NM PBS show Indigi-Genius spotlights Native American ingenuity

Dr. Lee Francis IV explores Indigenous creations with insight and humor

By Ungelbah Dávila-Shivers

Lee Francis IV, whose family is from Laguna Pueblo, jokes.... that he earned a PhD in education so that he could open a comic book shop — Red Planet Books and Comics in Albuquerque. In all seriousness, though, as a Native American PhD, he aims to support, protect, and defend his community. His newest endeavor in this regard blends humor and education in a PBS series called Indigi-Genius, for which he’s head writer, researcher, and host.

“Native people have been practicing dad humor since time immemorial,” he laughs as he talks about breaking the “stoic Indian” stereotype. “With everything that I’ve tried to do, it’s to change those perceptions of Native and Indigenous peoples through pop culture, and recognizing that we can portray ourselves in ways that don’t conform to Western pop culture mythologies. I think what’s been overlaid on us (through these mythologies) is this idea that Native folks have to exist and behave in a certain way.”

Indigi-Genius, which is up to 13 episodes and available digitally on New Mexico PBS’s website and YouTube channel, explores Indigenous people’s scientific breakthroughs. The TV station’s Anthony Rodriquez reached out to Francis in 2019 with the show’s concept and now produces and directs it.

“I think the biggest thing we’ve missed out on is the idea of Native and Indigenous peoples as practicing science,” Francis says. “I think in all of our languages we have terms for a person that is an explorer, a thinker, or a creator. I think that’s often dismissed by Western understandings. But we did science! We had the scientific method, as practiced by Western folks, of trial and error as learning.”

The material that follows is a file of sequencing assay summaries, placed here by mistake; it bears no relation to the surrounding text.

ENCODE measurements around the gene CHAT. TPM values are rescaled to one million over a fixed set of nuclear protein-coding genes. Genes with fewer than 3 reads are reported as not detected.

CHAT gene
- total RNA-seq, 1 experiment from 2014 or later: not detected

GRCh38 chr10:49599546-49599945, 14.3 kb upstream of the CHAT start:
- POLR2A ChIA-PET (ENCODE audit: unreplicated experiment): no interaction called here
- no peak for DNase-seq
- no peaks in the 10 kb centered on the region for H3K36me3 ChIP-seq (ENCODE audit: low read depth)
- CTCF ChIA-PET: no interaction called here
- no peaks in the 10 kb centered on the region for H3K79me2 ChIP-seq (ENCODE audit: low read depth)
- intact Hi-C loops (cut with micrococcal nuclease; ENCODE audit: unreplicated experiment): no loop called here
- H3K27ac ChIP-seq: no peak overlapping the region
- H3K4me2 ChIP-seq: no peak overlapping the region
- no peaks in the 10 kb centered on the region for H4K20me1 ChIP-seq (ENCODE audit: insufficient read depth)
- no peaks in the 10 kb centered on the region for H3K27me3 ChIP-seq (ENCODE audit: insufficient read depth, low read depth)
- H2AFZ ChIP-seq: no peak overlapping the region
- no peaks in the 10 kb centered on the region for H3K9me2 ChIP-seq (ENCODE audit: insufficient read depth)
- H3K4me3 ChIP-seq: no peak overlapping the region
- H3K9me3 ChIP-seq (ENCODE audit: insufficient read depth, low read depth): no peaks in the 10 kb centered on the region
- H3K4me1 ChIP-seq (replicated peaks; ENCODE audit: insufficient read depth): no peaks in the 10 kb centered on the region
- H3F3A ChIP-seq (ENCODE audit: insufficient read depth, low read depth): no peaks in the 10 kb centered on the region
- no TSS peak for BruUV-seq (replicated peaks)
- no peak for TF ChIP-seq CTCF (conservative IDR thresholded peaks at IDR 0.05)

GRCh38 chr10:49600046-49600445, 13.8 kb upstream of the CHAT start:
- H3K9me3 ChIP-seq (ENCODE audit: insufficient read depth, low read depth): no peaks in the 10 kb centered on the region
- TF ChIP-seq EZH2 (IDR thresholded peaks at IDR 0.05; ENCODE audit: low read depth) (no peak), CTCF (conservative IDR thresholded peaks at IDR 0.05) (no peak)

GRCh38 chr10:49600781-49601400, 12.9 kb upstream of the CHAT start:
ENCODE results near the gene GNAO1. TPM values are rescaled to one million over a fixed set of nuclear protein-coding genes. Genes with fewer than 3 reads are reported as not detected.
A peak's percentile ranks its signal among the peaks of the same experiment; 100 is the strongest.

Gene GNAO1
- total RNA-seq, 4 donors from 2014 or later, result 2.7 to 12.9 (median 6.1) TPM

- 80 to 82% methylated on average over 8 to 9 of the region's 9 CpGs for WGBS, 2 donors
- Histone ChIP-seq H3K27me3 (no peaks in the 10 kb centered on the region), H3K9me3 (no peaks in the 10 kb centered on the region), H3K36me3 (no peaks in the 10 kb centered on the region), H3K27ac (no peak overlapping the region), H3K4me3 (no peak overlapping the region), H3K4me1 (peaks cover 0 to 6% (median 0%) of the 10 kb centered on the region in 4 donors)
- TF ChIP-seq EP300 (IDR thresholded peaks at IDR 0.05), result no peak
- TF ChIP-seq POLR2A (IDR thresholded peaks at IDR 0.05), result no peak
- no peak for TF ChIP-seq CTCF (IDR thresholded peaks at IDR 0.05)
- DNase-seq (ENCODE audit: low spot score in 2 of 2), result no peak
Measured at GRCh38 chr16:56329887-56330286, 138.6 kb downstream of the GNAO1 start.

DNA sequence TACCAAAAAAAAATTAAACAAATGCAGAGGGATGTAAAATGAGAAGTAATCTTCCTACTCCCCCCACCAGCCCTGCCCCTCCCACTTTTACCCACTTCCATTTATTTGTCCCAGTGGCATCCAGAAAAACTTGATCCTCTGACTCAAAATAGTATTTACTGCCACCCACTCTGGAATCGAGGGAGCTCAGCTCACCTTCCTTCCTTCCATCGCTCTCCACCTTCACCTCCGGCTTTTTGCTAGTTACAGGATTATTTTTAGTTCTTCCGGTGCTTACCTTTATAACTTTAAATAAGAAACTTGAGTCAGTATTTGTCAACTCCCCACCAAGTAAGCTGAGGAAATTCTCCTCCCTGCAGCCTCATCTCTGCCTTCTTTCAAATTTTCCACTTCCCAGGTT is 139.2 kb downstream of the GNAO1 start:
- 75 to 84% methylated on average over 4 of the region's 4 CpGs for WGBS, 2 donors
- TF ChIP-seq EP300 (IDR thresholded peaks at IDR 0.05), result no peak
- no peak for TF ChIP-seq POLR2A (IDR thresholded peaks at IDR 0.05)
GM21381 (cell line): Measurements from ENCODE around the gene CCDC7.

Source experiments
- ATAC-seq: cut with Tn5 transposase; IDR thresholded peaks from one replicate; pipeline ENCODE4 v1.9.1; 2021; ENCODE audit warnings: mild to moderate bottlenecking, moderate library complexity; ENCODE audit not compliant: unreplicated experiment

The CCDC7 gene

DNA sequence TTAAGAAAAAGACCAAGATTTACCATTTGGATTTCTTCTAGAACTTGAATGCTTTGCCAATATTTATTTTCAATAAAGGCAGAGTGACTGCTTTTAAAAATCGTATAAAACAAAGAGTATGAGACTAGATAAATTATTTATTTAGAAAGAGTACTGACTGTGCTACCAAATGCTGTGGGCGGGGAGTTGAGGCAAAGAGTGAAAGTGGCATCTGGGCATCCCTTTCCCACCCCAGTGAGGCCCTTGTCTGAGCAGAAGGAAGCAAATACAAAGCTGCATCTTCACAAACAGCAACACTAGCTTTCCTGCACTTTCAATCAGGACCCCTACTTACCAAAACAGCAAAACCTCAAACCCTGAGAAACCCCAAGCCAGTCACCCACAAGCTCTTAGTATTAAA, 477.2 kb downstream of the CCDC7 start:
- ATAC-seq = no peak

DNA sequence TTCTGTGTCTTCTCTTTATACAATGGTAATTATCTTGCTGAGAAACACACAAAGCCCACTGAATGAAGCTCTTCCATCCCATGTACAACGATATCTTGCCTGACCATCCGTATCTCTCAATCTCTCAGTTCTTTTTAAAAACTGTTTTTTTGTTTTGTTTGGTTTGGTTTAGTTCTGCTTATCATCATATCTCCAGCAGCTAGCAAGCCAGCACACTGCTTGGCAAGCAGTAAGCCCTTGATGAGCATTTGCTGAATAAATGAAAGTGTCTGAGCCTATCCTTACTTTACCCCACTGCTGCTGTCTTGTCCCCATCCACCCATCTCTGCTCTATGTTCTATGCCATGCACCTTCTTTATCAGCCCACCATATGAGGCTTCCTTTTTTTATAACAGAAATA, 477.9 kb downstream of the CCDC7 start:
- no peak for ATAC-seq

One of the first episodes delves into the science behind Native people adding juniper ash to blue corn mush — a hot cereal made of ground blue corn — to make it more nutritious. The ash, an alkaline substance, breaks down the outer shell of the corn in a process called nixtamalization, which allows the body to better absorb the corn’s calcium, niacin, and vitamin B3.

“What genius figures out that if you take corn, like blue corn mush, and just throw some ashes in there, it’s super nutritious all of a sudden? That’s a mad scientist right there,” Francis says, adding that Indigenous people excel at combining forms of information. “Traditional knowledge is when we take from our stories, culture, community, and revealed knowledge. [Revealed knowledge] comes from dreaming, from prophecy knowledge — that’s a space we value. So it’s intuitive knowledge.”

Every episode of Indigi-Genius lasts about five minutes. Francis packs them with information — and laughs. The selfproclaimed Indigi-nerd gets into the science behind topics like jerky, baby carriers, cosmetics, cartography, communications, waterproof clothing, and of course blue corn mush.

“I can be heartfelt and funny. I think that’s a lot of what we’re seeing with Native media nowadays,” Francis says. “I’m a fan of those fast and funny Adam Ruins Everything videos [from the TV series debunking common misconceptions]. So why don’t we do that in a Native way? Like, there’s a Native person leading this thing, let’s do something that makes you kind of laugh. That’s breaking preconceived notions of Native identity.”

To watch, visit newmexicopbs.org/indigigenius.






Santa Fe New Mexican